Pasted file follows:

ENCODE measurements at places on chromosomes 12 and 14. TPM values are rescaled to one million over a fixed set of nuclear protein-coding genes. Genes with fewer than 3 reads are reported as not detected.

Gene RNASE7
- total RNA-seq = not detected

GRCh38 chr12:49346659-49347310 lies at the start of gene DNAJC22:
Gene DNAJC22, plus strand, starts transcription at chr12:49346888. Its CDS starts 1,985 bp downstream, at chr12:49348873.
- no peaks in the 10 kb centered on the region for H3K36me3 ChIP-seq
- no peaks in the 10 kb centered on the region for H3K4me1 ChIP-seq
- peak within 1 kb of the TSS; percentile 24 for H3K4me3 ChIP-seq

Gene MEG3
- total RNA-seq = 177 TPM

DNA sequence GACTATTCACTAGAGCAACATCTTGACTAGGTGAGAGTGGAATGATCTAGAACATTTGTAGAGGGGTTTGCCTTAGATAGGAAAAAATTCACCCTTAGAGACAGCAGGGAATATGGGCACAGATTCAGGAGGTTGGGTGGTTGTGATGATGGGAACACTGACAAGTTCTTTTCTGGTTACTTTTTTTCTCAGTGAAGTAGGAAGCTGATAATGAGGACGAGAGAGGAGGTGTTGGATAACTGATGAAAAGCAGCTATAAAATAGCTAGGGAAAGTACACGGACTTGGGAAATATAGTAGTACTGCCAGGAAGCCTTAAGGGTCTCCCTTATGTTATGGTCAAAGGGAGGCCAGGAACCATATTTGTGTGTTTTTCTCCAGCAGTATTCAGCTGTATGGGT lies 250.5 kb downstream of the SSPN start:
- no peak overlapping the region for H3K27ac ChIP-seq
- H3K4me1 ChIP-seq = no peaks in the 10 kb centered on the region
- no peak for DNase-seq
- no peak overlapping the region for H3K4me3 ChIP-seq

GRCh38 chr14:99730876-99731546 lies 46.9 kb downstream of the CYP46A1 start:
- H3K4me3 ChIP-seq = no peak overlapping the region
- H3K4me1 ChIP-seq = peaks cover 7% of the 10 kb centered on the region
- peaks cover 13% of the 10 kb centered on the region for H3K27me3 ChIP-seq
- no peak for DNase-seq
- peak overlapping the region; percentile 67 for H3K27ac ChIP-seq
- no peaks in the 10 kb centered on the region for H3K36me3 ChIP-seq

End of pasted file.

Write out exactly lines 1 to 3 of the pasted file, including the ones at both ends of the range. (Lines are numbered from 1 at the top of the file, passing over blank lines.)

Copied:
ENCODE measurements at places on chromosomes 12 and 14. TPM values are rescaled to one million over a fixed set of nuclear protein-coding genes. Genes with fewer than 3 reads are reported as not detected.

Gene RNASE7
- total RNA-seq = not detected